Thursday, September 13, 2007

Mandating Hunter Safety for Politicians and Press?

In hunting and in life, what you see often depends on where you sit.

And so, it was with some amusement that I snapped open the Tyler, Texas newspaper this morning I booted on the ol' computer and read in The Tyler Morning Telegraph :

"If you ever gripe about hunting in Texas, stop it. You could live in Massachusetts.

The hunting season in Texas is off and running with dove season in its second week and teal season opening Saturday. The peak won't come until November when waterfowl, deer and quail are all open at the same time, but it will continue until mid-May when the final turkey season closes.

If you still have an itchy trigger finger and can stand the heat, there is no reason you can't hunt non-game species such as wild pigs and coyotes from then until September 1, when the cycle starts again.

Still feeling shorted, OK, consider the plight of hunters in Massachusetts. Sure they have a quail season. It lasts five weeks. There is also a deer season. Again five weeks for bow hunters, three for the shotgun season. There is no season for centerfire rifle hunting. They do have a bear season, something we don't have in Texas. They also have a crow season, bobcat season, opossum and raccoon seasons."

Texas boasts that it has more hunters than any other state (1.1 million), and that in just 5 days, Texas residents recently purchased a little more than 385,000 hunting and fishing licenses, pumping about $12 million into Texas Parks and Wildlife Department's coffers.

Meanwhile, over in Massachusetts, they do not exactly feel wildlife deprived. Paul E. Kandarian writes in The Boston Globe:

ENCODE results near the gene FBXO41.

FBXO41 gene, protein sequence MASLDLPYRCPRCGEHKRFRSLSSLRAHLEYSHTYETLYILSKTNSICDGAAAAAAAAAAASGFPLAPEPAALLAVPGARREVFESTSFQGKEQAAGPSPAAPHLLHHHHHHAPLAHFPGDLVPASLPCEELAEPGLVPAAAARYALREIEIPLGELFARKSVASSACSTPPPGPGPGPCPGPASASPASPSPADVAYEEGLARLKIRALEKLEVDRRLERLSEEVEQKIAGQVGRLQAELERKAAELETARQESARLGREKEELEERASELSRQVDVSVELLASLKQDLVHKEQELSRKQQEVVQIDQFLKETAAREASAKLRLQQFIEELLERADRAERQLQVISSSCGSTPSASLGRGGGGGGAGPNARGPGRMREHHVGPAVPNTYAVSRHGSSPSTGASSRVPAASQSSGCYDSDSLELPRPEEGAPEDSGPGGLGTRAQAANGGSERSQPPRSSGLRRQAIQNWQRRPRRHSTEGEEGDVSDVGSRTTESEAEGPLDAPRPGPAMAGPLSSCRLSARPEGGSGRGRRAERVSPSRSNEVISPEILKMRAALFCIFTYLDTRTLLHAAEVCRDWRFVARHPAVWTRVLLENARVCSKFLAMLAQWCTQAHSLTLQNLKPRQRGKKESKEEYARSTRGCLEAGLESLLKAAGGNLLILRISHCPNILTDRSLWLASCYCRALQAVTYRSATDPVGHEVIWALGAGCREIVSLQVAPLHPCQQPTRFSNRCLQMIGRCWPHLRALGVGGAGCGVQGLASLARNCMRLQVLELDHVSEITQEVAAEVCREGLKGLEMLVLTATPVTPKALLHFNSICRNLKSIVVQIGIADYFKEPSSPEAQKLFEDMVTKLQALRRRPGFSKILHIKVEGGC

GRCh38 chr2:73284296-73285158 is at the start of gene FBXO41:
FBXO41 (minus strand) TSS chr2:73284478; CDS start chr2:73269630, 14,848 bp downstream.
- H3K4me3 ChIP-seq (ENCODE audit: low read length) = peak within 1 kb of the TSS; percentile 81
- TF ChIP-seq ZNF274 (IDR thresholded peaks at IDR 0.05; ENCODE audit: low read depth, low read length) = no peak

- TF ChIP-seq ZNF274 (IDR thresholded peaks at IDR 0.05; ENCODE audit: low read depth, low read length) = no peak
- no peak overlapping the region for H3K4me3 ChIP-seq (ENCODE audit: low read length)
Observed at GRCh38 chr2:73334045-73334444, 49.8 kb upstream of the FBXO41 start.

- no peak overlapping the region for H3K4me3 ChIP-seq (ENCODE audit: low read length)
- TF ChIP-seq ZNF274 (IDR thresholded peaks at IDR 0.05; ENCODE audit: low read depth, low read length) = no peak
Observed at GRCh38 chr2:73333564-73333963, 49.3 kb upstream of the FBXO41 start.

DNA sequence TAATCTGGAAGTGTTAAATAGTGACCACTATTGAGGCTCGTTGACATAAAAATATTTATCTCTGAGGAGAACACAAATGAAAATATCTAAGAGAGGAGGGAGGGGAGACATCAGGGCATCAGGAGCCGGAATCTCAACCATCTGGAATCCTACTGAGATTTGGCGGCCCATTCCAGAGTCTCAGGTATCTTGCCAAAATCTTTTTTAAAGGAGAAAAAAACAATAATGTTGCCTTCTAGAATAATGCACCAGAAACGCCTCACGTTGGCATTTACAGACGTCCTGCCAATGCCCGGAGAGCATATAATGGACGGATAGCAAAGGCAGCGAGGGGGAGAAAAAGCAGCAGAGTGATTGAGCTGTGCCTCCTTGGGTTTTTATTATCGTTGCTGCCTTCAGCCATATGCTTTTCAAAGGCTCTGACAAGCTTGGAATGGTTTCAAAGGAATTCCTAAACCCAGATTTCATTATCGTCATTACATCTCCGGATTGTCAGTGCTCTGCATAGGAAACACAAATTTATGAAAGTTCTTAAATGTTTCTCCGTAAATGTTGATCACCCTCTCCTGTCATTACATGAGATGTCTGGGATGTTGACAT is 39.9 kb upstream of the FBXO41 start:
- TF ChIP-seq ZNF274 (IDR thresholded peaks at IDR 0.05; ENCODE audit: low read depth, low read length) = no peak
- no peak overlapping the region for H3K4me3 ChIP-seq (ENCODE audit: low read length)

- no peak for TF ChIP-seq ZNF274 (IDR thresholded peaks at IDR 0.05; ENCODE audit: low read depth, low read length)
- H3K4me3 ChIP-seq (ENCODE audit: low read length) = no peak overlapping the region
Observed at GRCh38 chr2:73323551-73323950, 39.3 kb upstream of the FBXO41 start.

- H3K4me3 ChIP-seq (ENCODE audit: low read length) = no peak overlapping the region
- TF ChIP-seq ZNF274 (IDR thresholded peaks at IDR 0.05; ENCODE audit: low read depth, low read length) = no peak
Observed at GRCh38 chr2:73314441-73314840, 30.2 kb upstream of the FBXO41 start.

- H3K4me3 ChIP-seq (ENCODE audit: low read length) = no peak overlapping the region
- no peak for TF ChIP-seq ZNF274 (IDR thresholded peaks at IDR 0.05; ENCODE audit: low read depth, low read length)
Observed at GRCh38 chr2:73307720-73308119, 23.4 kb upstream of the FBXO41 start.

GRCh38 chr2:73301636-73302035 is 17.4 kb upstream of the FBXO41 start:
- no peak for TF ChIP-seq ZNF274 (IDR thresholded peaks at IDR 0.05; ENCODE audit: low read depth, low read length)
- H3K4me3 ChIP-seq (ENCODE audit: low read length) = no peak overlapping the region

Bobcats, fishers, and mink - who knew such creatures inhabit Southeastern Massachusetts woods?

The genesis of this article is that Massachusetts is now requiring residents seeking their first hunting license to take a 15-hour state-mandated hunter safety and education course.

I think such courses are a great idea (though 15-hours seems a bit long), but why limit such a course requirement to hunters? How about making them a requirement for journalists and politicians as well?

Imagine how gun debates might change if more journalists and politicians actually knew how safe hunting was, and how few accidental gun discharges there really are (accidental swimming pool drownings are more common).

Would journalists be outraged that someone would joke about ping pong in a movie called "Balls of Fury," if they knew that the National Safety Council says ping pong is more likely to result in injury than hunting?

And would there be a national movement to ban Bambi as "anti-American propaganda" if journalists knew that deer had killed more Americans this century than Al-Queda and all other terrorist groups combined?

If folks knew that the red fox was an import, would immigration restrictionists argue that these non-natives are taking away jobs from American (gray) foxes?

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